Martin Mills

Martin Mills of Beggars Group Ltd in London. 

Michael Crabtree/Bloomberg via Getty Images

The mounting concern over the free three-month trial period that Apple Music will offer to subscribers for its interactive streaming service may soon be evolving into an outcry from independent labels and publishers.

Today, the Beggars Group questioned why they, their artists, and other rights owners should bear the cost of Apple Music's customer acquisition. Moreover, the label worries that the Apple move will result in more free music, and thus less revenue for rights owners.

"Given the natural response of competing digital services to offer comparable terms, we fear that the free trial aspect, far from moving the industry away from freemium services -- a model we support -- is only resulting in taking the "mium" out of freemium," according to the statement on the label's website.

Finally, in a roundabout way, the label wonders if the majors and their artists also will be participating in the free trial period and foregoing payments. This statement adds to the disappointment voiced by AIR, Australia's independent music companies trade body, and the concern voiced by A2IM, the U.S. indie label trade group.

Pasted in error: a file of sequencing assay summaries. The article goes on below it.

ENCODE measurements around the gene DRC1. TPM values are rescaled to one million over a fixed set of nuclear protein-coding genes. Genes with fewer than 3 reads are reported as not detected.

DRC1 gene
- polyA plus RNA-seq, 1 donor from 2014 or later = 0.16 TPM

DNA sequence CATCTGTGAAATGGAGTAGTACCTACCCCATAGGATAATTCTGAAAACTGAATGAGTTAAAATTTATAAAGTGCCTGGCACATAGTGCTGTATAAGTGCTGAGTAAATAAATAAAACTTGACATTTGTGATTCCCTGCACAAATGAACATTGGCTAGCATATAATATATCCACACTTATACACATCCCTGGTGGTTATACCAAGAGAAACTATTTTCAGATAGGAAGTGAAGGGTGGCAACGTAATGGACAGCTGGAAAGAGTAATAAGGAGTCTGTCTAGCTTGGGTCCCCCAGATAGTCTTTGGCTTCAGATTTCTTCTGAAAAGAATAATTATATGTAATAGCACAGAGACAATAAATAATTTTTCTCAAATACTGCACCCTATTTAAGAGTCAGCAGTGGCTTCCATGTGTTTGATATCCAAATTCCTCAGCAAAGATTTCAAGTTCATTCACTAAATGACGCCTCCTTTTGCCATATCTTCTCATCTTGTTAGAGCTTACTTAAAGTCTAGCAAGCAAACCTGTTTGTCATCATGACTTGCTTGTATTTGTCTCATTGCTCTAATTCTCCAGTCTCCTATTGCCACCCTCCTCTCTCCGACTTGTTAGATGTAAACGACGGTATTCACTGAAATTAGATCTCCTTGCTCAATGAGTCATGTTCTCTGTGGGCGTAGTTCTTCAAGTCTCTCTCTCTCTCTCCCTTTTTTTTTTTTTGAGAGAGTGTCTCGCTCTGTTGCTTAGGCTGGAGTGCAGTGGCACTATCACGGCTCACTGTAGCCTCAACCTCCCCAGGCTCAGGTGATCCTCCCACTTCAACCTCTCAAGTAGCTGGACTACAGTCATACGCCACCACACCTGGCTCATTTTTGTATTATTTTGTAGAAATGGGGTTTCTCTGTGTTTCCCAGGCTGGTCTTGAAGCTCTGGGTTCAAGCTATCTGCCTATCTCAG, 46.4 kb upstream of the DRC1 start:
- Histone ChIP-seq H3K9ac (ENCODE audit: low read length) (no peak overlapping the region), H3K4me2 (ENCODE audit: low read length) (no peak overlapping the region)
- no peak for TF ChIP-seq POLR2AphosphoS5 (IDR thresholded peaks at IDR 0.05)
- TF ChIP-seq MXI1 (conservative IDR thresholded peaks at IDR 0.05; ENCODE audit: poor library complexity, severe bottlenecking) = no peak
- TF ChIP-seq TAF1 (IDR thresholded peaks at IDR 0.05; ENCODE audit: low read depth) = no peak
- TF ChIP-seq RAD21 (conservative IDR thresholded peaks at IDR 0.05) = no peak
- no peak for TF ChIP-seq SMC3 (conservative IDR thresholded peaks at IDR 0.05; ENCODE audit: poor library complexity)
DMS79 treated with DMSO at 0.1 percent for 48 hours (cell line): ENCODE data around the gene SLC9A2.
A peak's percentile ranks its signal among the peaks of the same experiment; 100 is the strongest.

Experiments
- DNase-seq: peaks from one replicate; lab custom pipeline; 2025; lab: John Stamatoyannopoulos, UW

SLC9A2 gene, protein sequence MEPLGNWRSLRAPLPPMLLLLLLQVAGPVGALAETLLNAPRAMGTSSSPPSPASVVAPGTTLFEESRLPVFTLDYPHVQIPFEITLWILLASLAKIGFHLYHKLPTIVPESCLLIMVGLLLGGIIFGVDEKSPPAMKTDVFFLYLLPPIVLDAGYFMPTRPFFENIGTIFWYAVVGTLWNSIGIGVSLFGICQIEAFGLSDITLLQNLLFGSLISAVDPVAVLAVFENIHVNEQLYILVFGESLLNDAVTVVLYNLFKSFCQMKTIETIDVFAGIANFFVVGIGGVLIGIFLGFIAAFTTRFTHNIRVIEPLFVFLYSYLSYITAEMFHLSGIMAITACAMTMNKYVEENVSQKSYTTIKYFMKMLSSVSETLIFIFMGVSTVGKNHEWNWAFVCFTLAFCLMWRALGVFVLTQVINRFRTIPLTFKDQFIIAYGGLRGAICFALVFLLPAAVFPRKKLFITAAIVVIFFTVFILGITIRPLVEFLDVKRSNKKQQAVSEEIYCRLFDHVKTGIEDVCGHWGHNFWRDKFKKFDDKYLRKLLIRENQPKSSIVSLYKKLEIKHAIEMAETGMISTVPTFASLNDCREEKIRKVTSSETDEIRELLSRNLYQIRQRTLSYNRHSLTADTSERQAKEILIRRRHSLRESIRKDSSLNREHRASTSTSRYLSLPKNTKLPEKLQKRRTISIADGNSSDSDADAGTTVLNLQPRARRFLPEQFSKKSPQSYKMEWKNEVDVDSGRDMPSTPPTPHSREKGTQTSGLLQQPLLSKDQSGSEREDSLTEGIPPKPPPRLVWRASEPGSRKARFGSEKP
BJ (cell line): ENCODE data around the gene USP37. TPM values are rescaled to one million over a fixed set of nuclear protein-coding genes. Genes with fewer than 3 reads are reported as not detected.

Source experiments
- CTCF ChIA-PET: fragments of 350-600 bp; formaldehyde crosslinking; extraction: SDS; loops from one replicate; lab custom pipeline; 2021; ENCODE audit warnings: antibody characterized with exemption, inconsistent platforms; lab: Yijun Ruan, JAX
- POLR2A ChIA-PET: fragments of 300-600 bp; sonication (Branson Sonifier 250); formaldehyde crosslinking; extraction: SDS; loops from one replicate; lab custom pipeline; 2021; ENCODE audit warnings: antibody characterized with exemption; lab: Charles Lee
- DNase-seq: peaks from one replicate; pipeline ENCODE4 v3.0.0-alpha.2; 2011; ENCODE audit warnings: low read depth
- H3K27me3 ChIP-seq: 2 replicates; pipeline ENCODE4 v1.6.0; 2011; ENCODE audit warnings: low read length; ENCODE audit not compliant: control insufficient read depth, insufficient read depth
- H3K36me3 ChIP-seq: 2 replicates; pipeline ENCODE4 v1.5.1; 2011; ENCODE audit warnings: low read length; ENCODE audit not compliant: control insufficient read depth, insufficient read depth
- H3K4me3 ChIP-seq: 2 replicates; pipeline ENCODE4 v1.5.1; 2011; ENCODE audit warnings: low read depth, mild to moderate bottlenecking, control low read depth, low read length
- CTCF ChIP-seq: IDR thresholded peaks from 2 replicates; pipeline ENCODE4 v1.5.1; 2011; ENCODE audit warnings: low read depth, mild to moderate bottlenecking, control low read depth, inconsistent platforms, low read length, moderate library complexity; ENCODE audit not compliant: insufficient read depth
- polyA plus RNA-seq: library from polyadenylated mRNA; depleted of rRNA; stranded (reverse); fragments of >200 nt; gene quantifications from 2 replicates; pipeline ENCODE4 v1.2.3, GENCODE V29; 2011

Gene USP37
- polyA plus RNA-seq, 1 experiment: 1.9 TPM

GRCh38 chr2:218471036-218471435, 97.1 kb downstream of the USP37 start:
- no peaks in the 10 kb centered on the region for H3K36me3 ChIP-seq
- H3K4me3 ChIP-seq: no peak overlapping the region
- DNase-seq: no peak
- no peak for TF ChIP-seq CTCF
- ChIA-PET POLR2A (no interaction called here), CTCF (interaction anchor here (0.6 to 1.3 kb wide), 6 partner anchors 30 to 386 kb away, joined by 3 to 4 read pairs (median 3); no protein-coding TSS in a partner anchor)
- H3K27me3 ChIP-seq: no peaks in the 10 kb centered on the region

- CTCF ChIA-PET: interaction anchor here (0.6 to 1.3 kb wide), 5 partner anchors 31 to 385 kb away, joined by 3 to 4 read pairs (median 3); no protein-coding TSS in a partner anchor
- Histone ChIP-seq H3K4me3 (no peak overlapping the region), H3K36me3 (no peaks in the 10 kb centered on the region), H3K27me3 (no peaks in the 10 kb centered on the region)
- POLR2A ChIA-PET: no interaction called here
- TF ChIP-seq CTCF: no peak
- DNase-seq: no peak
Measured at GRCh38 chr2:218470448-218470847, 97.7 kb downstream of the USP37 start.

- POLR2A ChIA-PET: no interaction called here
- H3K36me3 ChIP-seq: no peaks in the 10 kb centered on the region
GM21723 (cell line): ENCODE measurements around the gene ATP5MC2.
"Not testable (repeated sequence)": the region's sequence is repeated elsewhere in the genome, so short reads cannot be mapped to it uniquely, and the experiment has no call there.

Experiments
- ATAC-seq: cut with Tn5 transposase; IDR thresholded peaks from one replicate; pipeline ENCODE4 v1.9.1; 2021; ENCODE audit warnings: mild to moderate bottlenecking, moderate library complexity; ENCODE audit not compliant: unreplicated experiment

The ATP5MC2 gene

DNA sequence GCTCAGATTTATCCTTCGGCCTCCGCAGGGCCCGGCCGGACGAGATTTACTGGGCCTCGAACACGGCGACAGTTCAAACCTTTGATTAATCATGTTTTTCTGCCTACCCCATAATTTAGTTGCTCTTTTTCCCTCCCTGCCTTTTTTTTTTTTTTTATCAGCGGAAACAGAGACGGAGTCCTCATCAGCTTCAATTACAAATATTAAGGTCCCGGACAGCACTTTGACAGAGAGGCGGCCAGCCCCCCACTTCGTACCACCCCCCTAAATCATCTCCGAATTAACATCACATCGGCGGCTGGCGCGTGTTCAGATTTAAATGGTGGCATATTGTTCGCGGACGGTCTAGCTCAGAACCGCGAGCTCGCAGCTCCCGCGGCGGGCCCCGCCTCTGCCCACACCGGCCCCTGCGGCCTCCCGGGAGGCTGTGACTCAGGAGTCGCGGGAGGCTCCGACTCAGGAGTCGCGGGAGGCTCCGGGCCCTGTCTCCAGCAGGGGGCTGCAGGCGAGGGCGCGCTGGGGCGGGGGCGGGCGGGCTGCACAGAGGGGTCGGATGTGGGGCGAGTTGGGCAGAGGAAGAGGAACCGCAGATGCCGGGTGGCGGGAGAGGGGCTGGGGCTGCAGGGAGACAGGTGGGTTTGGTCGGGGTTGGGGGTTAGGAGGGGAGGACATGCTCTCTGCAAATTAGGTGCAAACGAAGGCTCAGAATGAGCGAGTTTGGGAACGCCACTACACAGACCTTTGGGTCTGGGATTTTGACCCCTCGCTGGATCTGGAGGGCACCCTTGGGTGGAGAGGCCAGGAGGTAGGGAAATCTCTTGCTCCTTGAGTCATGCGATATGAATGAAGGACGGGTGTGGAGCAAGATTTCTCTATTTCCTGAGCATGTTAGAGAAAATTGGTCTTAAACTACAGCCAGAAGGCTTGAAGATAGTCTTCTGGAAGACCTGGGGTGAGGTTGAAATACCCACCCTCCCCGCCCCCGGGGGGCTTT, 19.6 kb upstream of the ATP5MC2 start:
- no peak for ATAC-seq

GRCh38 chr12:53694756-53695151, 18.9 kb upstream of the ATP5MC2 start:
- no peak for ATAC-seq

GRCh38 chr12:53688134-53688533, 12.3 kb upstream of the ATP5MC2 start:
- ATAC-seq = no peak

Apple Music Has Yet to Contact Indie Publishers, But Will Probably Pay Them More

The Beggars statement went on to say: "In many ways the deal structure is very progressive, but unfortunately it was created without reference to us, or as far as we know any independents, and as such unsurprisingly presents problems for us, and for our coming artist releases. We are naturally very concerned, especially for artists releasing new albums in the next three months, that all streaming on the new service will be unremunerated until the end of September.

While voicing their concerns, each -- Beggars, AIR and A2IM -- also note Apple has long been a valued partner.